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Hispanic Heritage Month spotlight: Ruben Ramos

Ruben Ramos, wearing sunglasses and an all black suit with a magenta pocket square, sings passionately into the microphone he's holding in his right hand.
Sheryl Wong
Ruben Ramos performs in the Laboratorio concert on Feb. 27, 2022, at Stateside at The Paramount in Austin.

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Grammy Award-winning artist Ruben Ramos, known to many as "El Gato Negro," was not born in Austin, but his work over the last seven decades has earned him a sculpture in the city among other greats like Willie Nelson and Stevie Ray Vaughan.

To say that his family was a musical one feels like a bit of an understatement. His father played the fiddle and his mother would bust out her guitar at family gatherings. His mother’s 10 brothers grew up playing together and, upon returning from World War II, the brothers reunited again to form the band Justin Perez and His Ex G.I.’s.

It was only a matter of time before Ramos and his five siblings would count themselves among that musical lineage, filling in on vocals and adding to the repertoire of musical instruments.

That training during their youth allowed Ramos and his brother Alfonso to cut their teeth and earn their stripes in the music business. It wasn’t long before his sibling was setting out on his own endeavor with the formation of the outfit Alfonso Ramos y Su Orquesta, in which Ruben Ramos would play drums and occasionally sing songs in both Spanish and English.

Soon, another of his brothers decided it was time to start a band of his own and Ramos decided to join him and be the face and voice of the group. With that, the band The Mexican Revolution was brought into the world.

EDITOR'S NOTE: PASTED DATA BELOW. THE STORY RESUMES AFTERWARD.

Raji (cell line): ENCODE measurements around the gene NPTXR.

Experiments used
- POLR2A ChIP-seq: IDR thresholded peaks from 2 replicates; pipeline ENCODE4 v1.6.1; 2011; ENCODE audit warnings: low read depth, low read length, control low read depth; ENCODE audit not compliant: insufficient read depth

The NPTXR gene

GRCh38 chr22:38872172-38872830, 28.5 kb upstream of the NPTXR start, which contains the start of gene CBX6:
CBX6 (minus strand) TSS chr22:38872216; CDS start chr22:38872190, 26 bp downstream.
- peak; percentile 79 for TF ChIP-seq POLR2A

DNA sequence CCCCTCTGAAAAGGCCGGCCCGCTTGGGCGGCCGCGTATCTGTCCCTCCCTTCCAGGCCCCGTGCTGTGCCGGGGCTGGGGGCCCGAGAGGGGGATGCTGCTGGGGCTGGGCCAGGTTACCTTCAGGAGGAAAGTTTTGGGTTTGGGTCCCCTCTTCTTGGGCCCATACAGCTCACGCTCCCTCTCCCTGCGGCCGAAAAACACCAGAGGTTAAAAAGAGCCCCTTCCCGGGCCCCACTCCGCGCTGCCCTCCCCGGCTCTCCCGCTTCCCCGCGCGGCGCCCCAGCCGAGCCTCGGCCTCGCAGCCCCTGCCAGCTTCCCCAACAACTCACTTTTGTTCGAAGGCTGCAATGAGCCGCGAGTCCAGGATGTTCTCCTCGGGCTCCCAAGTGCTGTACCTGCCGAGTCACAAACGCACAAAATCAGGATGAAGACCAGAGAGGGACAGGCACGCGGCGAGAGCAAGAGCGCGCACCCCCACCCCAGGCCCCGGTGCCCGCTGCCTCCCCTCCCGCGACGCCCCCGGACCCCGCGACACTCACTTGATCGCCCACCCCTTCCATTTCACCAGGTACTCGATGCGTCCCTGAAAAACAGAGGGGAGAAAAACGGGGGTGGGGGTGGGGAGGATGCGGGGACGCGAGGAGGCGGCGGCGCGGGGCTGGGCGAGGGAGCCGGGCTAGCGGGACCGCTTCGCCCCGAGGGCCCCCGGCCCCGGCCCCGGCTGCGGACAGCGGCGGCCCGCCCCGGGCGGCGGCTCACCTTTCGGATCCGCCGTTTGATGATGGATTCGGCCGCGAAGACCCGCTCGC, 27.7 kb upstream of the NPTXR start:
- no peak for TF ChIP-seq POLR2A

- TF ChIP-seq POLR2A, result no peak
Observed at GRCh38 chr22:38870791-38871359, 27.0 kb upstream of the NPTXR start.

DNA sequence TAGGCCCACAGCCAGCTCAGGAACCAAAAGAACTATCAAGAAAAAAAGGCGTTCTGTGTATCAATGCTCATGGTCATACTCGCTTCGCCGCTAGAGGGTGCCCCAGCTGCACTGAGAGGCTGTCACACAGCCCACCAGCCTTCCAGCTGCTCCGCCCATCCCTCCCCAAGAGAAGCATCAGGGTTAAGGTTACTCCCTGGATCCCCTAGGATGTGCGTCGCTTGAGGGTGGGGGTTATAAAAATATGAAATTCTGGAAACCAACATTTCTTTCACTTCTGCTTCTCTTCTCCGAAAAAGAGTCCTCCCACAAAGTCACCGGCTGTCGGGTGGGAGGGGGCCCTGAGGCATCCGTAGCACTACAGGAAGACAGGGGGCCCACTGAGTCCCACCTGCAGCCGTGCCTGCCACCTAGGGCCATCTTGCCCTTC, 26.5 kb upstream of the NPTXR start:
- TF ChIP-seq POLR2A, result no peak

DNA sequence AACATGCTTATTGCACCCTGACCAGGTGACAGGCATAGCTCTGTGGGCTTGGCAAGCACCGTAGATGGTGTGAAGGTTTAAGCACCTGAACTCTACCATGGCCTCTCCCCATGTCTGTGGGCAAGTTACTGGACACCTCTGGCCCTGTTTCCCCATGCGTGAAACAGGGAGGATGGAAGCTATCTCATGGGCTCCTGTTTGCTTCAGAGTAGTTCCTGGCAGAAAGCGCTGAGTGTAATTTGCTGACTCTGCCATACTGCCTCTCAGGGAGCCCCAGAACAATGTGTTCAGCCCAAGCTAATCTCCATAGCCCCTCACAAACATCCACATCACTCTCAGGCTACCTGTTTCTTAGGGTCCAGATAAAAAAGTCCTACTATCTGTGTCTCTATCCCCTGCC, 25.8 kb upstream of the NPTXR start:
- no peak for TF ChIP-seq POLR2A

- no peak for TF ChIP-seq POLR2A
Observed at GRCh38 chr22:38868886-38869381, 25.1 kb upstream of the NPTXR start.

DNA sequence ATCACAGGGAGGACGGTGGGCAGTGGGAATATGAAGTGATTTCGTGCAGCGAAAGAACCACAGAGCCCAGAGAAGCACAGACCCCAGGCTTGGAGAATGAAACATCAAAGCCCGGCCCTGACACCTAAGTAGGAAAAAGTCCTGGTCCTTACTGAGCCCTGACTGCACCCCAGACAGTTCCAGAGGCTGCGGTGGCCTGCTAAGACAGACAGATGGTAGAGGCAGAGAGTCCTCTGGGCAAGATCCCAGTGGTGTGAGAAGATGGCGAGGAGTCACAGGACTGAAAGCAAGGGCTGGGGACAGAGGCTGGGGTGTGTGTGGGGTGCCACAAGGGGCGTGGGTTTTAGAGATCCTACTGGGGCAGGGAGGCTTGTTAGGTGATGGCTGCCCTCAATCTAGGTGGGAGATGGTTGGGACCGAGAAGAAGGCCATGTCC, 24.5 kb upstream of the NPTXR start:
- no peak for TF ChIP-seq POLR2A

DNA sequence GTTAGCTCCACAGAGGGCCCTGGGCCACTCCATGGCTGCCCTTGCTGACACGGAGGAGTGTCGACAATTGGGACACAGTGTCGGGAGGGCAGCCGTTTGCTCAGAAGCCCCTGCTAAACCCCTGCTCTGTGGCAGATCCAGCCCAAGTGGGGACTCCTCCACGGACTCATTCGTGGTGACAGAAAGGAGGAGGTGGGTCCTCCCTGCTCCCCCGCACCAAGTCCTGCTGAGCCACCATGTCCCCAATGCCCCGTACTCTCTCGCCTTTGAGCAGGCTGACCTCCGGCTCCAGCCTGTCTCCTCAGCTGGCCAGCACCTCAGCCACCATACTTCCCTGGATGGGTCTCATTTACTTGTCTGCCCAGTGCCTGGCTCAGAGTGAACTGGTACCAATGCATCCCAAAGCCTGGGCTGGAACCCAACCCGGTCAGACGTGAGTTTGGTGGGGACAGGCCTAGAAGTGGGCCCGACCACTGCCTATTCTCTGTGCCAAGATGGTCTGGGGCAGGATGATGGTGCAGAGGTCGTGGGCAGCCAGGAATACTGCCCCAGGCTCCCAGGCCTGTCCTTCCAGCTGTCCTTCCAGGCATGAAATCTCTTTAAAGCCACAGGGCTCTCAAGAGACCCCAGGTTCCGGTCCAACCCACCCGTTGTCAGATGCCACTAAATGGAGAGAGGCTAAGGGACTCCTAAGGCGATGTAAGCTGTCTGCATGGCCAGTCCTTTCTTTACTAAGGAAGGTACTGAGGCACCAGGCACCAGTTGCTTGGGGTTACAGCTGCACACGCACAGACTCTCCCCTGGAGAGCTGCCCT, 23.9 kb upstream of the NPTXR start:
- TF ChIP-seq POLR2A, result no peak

The band’s name came amid the emergence of Chicano empowerment movements in the '70s and Ramos has said they hoped the moniker would further embolden the many Chicanos across the state and the country.

After a few years, the name of the group was altered to The Texas Revolution in an attempt to appeal to both English- and Spanish-speaking audiences, and by this time Ramos was becoming a star in his own right.

His work with Los Super Seven, a group featuring Freddy Fender, Joe Ely and Flaco Jimenez among many others, earned Ramos a Grammy Award in 1999. He added another Grammy to his collection in 2009, this time with The Mexican Revolution, after they had once again switched up their name.

Between the musical output produced with his family, his own band and various other collaborations, it’s almost impossible to put a firm number on just how many albums Ramos has been a part of over the years. Many of the earliest family recordings can only be found on vinyl records and won’t be popping up on your streaming service of choice.

But if you’re ever out and about on the Hike & Bike Trail near the Mexican American Cultural Center, you'll always be able to find the sculptures depicting Ruben and his brother Alfonso in recognition of their impact on Austin and the Texas music scene.

Jerry Quijano is the local All Things Considered anchor for KUT. Got a tip? Email him at Follow him on Twitter @jerryquijano.
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